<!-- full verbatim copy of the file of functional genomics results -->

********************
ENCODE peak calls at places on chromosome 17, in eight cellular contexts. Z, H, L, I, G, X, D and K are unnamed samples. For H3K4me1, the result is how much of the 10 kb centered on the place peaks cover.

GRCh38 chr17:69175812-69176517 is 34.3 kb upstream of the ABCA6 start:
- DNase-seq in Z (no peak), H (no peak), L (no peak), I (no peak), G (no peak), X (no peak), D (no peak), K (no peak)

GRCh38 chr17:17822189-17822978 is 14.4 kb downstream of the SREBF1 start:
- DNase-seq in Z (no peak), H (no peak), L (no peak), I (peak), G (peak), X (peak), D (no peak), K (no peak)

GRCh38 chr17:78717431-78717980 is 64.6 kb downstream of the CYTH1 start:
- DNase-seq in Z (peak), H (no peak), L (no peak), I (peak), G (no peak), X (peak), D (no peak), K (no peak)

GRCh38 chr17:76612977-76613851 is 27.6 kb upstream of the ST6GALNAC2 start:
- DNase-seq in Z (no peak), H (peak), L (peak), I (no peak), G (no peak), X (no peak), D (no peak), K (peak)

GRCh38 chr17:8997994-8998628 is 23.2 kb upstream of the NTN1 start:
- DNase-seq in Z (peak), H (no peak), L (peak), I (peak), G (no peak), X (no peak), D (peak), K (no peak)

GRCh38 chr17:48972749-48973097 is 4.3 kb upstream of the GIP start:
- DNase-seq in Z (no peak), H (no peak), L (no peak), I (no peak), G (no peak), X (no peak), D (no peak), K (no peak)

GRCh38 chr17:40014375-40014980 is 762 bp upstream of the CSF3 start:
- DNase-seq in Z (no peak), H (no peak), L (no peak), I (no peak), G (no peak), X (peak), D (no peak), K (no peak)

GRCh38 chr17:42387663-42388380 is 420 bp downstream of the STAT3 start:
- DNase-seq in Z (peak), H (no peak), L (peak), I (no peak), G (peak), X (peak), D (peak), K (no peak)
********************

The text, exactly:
ENCODE peak calls at places on chromosome 17, in eight cellular contexts. Z, H, L, I, G, X, D and K are unnamed samples. For H3K4me1, the result is how much of the 10 kb centered on the place peaks cover.

GRCh38 chr17:69175812-69176517 is 34.3 kb upstream of the ABCA6 start:
- DNase-seq in Z (no peak), H (no peak), L (no peak), I (no peak), G (no peak), X (no peak), D (no peak), K (no peak)

GRCh38 chr17:17822189-17822978 is 14.4 kb downstream of the SREBF1 start:
- DNase-seq in Z (no peak), H (no peak), L (no peak), I (peak), G (peak), X (peak), D (no peak), K (no peak)

GRCh38 chr17:78717431-78717980 is 64.6 kb downstream of the CYTH1 start:
- DNase-seq in Z (peak), H (no peak), L (no peak), I (peak), G (no peak), X (peak), D (no peak), K (no peak)

GRCh38 chr17:76612977-76613851 is 27.6 kb upstream of the ST6GALNAC2 start:
- DNase-seq in Z (no peak), H (peak), L (peak), I (no peak), G (no peak), X (no peak), D (no peak), K (peak)

GRCh38 chr17:8997994-8998628 is 23.2 kb upstream of the NTN1 start:
- DNase-seq in Z (peak), H (no peak), L (peak), I (peak), G (no peak), X (no peak), D (peak), K (no peak)

GRCh38 chr17:48972749-48973097 is 4.3 kb upstream of the GIP start:
- DNase-seq in Z (no peak), H (no peak), L (no peak), I (no peak), G (no peak), X (no peak), D (no peak), K (no peak)

GRCh38 chr17:40014375-40014980 is 762 bp upstream of the CSF3 start:
- DNase-seq in Z (no peak), H (no peak), L (no peak), I (no peak), G (no peak), X (peak), D (no peak), K (no peak)

GRCh38 chr17:42387663-42388380 is 420 bp downstream of the STAT3 start:
- DNase-seq in Z (peak), H (no peak), L (peak), I (no peak), G (peak), X (peak), D (peak), K (no peak)